A Sad Philosophy

Libertarianism, the political expression of Objectivist philosophy, is a continued force in American public policy. With prominent media coverage of the Religious Right, Christians should realize there is also an active atheistic faction in today’s Conservative political movement.
The Truth Shall Make You Free
Ayn Rand, who died in 1982, is best known as an author of philosophical novels, the most important of which, Atlas Shrugged, was published in 1957. Rand’s novels provide the primary statement of Objectivism, an atheistic system that attempts to give direction for human life based on a logical evaluation of reality.
Rand calls on each person to live by reason, claiming whatever opposes rationality or logic is evil. John Galt, the hero of Atlas Shrugged, expresses this view:
Do not say that you’re afraid to trust your mind because you know so little. Are you safer in surrendering to mystics and discarding the little you do know? Live and act within the limit of your knowledge and keep expanding it to the limit of your life. (p. 982)
Objectivism seeks to follow logic to maximize value, each individual acting in his or her own self-interest. Within this system there is a continual dynamic to abandon those things of lesser value to attain those of higher value.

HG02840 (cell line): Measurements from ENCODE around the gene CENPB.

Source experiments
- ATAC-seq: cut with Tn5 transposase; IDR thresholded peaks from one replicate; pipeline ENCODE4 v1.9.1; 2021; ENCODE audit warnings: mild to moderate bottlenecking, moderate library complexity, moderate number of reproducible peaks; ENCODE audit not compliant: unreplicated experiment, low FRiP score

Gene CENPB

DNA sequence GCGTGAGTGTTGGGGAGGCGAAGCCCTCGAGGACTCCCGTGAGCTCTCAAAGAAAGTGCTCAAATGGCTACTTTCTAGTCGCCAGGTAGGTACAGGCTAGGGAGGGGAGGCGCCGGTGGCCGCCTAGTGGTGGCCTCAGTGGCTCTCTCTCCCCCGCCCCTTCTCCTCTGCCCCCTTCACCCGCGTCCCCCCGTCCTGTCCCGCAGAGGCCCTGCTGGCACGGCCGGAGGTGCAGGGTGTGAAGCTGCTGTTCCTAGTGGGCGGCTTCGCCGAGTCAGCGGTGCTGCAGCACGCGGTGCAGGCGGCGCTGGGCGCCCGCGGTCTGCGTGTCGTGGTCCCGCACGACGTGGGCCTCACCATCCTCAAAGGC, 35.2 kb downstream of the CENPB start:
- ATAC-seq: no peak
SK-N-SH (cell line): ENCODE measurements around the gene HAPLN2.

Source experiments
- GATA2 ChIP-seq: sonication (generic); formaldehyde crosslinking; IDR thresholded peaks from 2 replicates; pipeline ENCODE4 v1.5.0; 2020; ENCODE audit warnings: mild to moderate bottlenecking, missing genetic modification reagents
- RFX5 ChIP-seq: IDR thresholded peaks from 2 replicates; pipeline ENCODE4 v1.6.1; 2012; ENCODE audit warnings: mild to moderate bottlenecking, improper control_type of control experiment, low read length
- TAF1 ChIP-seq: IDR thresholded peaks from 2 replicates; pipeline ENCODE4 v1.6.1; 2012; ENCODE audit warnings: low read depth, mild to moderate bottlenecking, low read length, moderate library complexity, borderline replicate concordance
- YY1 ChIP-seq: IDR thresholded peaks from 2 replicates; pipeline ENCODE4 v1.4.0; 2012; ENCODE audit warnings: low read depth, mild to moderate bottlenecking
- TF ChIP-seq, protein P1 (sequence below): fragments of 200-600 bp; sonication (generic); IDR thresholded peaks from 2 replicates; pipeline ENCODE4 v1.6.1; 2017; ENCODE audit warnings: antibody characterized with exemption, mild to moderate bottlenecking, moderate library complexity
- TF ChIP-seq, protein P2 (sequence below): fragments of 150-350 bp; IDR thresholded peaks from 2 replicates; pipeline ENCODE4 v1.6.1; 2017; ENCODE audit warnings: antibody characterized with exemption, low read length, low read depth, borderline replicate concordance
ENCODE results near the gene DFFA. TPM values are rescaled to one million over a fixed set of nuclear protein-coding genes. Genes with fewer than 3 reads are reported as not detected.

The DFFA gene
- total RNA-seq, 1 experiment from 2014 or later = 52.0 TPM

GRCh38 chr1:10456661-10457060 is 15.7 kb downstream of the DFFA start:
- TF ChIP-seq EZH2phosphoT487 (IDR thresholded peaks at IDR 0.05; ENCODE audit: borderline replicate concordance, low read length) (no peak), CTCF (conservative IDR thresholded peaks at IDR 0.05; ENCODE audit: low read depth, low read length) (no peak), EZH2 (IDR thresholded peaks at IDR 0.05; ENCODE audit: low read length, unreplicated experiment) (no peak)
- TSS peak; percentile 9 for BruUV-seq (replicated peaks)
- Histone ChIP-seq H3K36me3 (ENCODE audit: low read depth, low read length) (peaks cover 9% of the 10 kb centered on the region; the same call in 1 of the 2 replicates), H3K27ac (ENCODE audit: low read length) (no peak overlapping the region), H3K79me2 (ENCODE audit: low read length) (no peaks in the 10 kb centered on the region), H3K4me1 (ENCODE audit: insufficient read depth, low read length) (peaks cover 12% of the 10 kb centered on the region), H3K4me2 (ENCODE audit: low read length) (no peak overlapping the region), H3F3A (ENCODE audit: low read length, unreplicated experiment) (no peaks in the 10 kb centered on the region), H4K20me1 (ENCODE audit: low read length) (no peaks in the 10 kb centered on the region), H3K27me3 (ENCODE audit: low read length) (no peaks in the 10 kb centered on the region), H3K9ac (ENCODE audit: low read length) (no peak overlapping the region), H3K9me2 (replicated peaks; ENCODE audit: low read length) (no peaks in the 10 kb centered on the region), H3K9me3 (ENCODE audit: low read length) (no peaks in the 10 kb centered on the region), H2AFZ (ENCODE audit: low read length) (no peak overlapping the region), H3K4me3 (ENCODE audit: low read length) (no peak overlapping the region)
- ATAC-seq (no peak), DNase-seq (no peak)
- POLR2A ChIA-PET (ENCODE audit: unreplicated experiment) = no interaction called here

This trenchant analysis of value has figured prominently in the development of Conservative economic policy. Alan Greenspan, for example, was a longtime friend and admirer of Ayn Rand.
The Greatest Truth Is God
Objectivism has its good points, especially its commitment to truth and freedom. However, from a Christian perspective, Rand’s analysis is deeply flawed. Her system, failing to consider God, has missed the single most important aspect of reality.
Rand’s atheism can only place the individual as the centerpiece of his or her world. This system consists of selfish economic calculations, each person’s highest value being only himself.
Objectivism, accordingly, is without mercy, sympathy, or any form of selfless giving.
“My philosophy,” Rand explains in an appendix to Atlas Shrugged, “in essence is the concept of man as a heroic being, with his own happiness as the moral purpose of his life, with productive achievement as his noblest activity and reason as his only absolute” (p. 1085)
Christians, in contrast, know that there is a God. This knowledge provides a much broader view of value than Rand’s system allows. Belief in God calls us to aspire to something greater than ourselves. Knowing God, Christians know the value of mercy, kindness, and love. These transcendent values provide a fuller appreciation for truth than any atheistic system can offer.

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Greg Tidwell

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